Understanding Privacy, Confidentiality, and Privilege

It is often difficult for persons who have experienced sexual misconduct to speak about their experience(s). There are often feelings of fear, and not knowing who to trust. You may be concerned about what will happen if you tell someone. CAP understands these concerns. When you call or come in to speak with an advocate, you will be treated with respect. That includes respect for your privacy. The words privacy, confidentiality, and privilege are often used interchangeably but it is best to be aware of their individual meanings and how they relate to you and your experience.

Privacy

When we talk about privacy, we are talking about your right to choose when, how, and with whom your personal information is shared. You choose what and how much information you share with your advocate. There is no pressure. There is no judgement.

Confidentiality

A good way to explain confidentiality is to refer to the relationship between a doctor and his/her patient. A doctor will not reveal a patient’s information unless the patient gives consent.

This is a great way to describe the relationship between you and your advocate when it comes to your personal information. CAP advocates recognize and understand the sensitive nature of experiences with sexual misconduct, and will do   everything in their power to protect the information that you choose to share with them. The only exceptions to confidentiality are:

Advocates are required by law to report to Oregon State Department of Human Services and/or law enforcement any real or suspected child neglect or abuse (physical or sexual) disclosed to staff, when there is enough information to make a report.

Advocates may inform the appropriate person(s) or authorities if a client is in imminent danger of doing harm to self or others.  

If you have any additional questions about confidentiality, our advocates are here to help.

Privilege

Many of us have heard the term attorney/client privilege. When it comes to advocates, privilege works the same way. Privilege means that a court cannot force an advocate or the survivor/client to disclose information shared between the advocate and survivor/client. It also means that neither the advocate nor survivor/client can be punished for refusing to disclose the information. The survivor/client holds the privilege, and is the one who decides whether he/she wants the information to be shared.

Contacting CAP

Whether you call or come in in person, advocates will listen attentively and offer support. CAP advocates will speak to you about confidentiality and will notify you of your rights. When you come in, you will also have the option to read and sign the Client Notice of Rights. Please note that this is optional, and if you choose not to sign it, you will not be denied access to any of CAP’s services.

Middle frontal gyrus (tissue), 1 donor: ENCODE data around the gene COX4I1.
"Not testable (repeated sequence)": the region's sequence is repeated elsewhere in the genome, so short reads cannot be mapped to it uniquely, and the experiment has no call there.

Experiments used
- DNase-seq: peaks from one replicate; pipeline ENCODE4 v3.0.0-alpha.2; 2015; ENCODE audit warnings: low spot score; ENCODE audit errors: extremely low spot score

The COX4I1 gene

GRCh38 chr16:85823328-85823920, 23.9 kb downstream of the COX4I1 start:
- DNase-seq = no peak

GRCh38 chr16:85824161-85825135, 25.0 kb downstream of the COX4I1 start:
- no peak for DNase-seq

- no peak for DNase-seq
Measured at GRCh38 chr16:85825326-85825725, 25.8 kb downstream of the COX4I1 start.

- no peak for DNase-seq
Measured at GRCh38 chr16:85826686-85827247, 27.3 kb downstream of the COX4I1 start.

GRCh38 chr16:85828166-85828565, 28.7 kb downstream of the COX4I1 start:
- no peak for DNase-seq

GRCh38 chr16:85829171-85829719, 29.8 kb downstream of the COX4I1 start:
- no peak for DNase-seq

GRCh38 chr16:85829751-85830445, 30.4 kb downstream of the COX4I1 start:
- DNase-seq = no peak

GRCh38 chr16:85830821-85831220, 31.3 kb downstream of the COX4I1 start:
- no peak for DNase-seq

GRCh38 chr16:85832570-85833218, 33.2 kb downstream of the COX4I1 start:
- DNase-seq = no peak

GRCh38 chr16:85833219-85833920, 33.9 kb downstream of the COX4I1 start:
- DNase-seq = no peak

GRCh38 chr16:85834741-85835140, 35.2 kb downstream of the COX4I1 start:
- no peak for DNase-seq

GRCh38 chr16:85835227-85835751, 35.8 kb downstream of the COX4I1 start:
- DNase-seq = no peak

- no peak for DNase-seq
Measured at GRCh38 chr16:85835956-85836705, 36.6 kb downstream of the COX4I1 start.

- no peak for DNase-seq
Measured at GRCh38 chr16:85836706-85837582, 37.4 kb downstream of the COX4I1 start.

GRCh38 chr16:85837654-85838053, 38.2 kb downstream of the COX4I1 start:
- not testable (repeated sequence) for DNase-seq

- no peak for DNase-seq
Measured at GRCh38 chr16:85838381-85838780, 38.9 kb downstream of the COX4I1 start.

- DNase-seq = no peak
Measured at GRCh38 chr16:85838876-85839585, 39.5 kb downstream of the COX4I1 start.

Advocates are not required to report sexual misconduct to the University’s Office of Affirmative Action and Equal Opportunity.

You may choose what information you want to provide the advocate. You will not be denied access to services if you choose to not provide certain information. The advocate will listen and will inform you about your options.

Reporting vs Non Reporting

After an experience with sexual misconduct, feelings of uncertainty are common. CAP advocates are here to listen and to offer support. They can inform you about possible next steps. You do have options. Not everyone chooses to report their experience, and that is all right. The decision is yours, and CAP is here to support you. CAP services will be available to you whether or not you choose to report.

If you choose to proceed with reporting, there are several options available to you. It is important that you know and understand these options (and the reporting process). You should make sure that you are clear about confidentiality and mandatory reporting as they relate to these resources. Some are available for anonymous reporting while others will officially take action. For more information, see our section on Reporting at OHSU.

Campus Resources

Ombudsman: The OHSU Ombudsman, Merle Graybill, is a confidential resource for discussing campus-related issues and options for informal and impartial problem-solving. The Ombudsman can be reached at 503-494-5397. Ms. Graybill may also be reached via email at graybill@ohsu.edu but please note that emails are not considered to be confidential communication.

Joseph B. Trainer Health and Wellness Center: The JBT provides support services to OHSU students and post-doctoral scholars. It is a good (and confidential) resource for counseling and primary care. Call 503-494-8665.